CMMC 2.0: What's In The New Version?

CMMC 2.0: What's In The New Version?

Last week, the U.S. Department of Defense came out with updates to CMMC the framework. The aim of the updates, labeled "CMMC 2.0", is to provide strategic direction following an internal program assessment by the Department leaders. The revision still maintains the compliance's goal of safeguarding sensitive information, while simplifying the standards it follows.

Streamlined Model

A streamlined model is one of the main goals of CMMC 2.0. The revamped model aligns with the widely accepted NIST cybersecurity standards. It also streamlines the compliance from five to three levels:

Level One (Foundational): Applies to most Defense Industrial Base (DIB) companies and requires compliance with 17 basic cyber hygiene practices.

Level Two (Advanced): Applies to DIB companies who will receive controlled unclassified information (CUI), requires 110 practices aligned with requirements under NIST SP 800-171. 

Level Three (Expert): Applies to top-tier DoD projects with the most sensitive and high-risk data. Requires 110+ practices based on NIST SP 800-171.

Updated Certification Method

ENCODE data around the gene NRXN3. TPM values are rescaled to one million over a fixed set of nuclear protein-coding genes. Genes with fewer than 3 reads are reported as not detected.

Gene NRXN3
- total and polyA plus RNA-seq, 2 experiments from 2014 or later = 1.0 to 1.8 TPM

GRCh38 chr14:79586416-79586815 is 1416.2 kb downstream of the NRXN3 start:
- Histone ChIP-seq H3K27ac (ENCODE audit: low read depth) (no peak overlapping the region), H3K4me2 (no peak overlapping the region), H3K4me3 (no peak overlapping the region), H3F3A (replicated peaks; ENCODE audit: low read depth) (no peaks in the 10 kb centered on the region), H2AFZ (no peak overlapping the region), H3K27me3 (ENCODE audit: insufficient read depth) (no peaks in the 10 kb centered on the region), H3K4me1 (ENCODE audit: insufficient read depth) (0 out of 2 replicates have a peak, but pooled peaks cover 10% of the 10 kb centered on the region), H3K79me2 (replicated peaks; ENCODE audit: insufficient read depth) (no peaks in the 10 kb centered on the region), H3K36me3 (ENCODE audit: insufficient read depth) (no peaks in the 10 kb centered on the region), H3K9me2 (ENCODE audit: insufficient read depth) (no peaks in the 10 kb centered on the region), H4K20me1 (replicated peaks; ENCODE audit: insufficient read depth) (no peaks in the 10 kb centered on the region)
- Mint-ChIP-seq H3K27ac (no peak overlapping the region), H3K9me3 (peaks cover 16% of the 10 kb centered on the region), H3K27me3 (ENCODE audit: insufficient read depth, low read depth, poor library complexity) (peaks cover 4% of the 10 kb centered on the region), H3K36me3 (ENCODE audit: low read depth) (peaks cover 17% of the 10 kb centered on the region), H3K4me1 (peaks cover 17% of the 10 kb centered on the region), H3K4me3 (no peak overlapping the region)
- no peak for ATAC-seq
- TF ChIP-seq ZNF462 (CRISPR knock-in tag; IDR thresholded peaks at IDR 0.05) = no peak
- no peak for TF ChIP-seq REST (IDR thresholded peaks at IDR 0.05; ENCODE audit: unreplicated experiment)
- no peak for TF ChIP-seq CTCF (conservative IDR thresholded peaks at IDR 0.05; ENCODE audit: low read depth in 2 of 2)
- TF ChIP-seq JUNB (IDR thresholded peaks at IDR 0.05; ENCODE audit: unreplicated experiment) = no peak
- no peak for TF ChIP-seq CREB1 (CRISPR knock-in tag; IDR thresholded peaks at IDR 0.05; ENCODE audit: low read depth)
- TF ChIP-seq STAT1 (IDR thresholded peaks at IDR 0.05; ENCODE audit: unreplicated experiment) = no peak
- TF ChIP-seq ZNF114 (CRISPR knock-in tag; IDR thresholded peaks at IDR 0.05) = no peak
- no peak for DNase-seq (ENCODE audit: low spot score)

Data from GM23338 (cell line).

Many of the complaints of the original CMMC model were due to the requirement of obtaining a third-party certification, even at the lowest level of compliance. Now, with reliable assessments being one of the main changes, some CMMC compliant organizations are able to self-certify. Companies at Level 1 (Foundational) and a subset of companies at Level 2 (Advanced) can now demonstrate compliance through self-assessments. However, if an organization in Level 2 compliance is dealing with critical national security information, they will be subject to triennial third-party assessments. All Level 3 compliant organizations are subject to triennial government-led assessments.

Flexible Implementation

Flexible implementation is another major change with CMMC 2.0. This will allow companies to make Plans of Action & Milestones (POA&Ms), under certain circumstances, to achieve compliance. POA&Ms are a common practice in becoming compliant with DFARS, NIST CSF, and more compliances.

CMMC 2.0 Rollout Timetable

The new changes in CMMC 2.0 will be rolled out through the rulemaking process. Once the forthcoming rules go into effect, the necessary companies will be required to comply. As of now, there is no official date of rollout. The DoD intends to suspend the current CMMC Piloting efforts and will not approve inclusion of CMMC requirements in any DoD solicitation. In the meantime, the Department encourages companies to continue enhancing their cyber hygiene.

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